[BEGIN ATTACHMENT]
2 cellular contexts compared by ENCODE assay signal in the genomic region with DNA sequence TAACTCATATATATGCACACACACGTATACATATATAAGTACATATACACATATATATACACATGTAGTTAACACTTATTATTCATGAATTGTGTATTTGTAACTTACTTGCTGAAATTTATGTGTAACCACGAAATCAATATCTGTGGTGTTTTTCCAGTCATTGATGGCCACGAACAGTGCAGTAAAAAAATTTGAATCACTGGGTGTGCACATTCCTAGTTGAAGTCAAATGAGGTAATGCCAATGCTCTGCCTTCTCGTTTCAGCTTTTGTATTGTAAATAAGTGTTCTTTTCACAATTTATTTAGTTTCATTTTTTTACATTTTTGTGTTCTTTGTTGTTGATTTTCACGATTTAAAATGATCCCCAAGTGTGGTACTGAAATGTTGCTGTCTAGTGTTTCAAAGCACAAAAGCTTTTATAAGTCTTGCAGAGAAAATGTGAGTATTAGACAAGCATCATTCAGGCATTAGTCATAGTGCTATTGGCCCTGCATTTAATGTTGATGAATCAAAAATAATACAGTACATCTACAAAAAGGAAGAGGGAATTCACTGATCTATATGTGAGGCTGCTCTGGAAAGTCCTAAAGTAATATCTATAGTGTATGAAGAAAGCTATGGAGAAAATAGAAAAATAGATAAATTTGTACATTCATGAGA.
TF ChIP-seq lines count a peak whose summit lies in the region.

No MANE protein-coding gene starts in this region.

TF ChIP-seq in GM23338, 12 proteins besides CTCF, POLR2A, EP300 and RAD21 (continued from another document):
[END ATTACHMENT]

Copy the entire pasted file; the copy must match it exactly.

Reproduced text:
2 cellular contexts compared by ENCODE assay signal in the genomic region with DNA sequence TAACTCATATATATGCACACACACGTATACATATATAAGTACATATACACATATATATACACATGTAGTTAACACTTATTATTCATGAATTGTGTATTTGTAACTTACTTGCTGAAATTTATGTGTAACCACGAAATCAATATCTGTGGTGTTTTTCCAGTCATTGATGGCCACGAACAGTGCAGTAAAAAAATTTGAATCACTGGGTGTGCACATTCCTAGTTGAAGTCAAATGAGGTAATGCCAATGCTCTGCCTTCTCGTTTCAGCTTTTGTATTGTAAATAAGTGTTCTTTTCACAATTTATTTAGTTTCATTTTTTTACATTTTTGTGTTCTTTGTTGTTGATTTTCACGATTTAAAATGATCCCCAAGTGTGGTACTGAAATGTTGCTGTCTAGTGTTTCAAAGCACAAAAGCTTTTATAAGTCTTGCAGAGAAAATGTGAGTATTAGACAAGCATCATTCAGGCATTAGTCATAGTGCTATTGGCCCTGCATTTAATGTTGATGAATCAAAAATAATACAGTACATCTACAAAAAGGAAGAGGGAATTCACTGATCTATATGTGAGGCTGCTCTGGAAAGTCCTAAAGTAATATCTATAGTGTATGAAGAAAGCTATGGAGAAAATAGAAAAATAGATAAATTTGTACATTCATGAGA.
TF ChIP-seq lines count a peak whose summit lies in the region.

No MANE protein-coding gene starts in this region.

TF ChIP-seq in GM23338, 12 proteins besides CTCF, POLR2A, EP300 and RAD21 (continued from another document):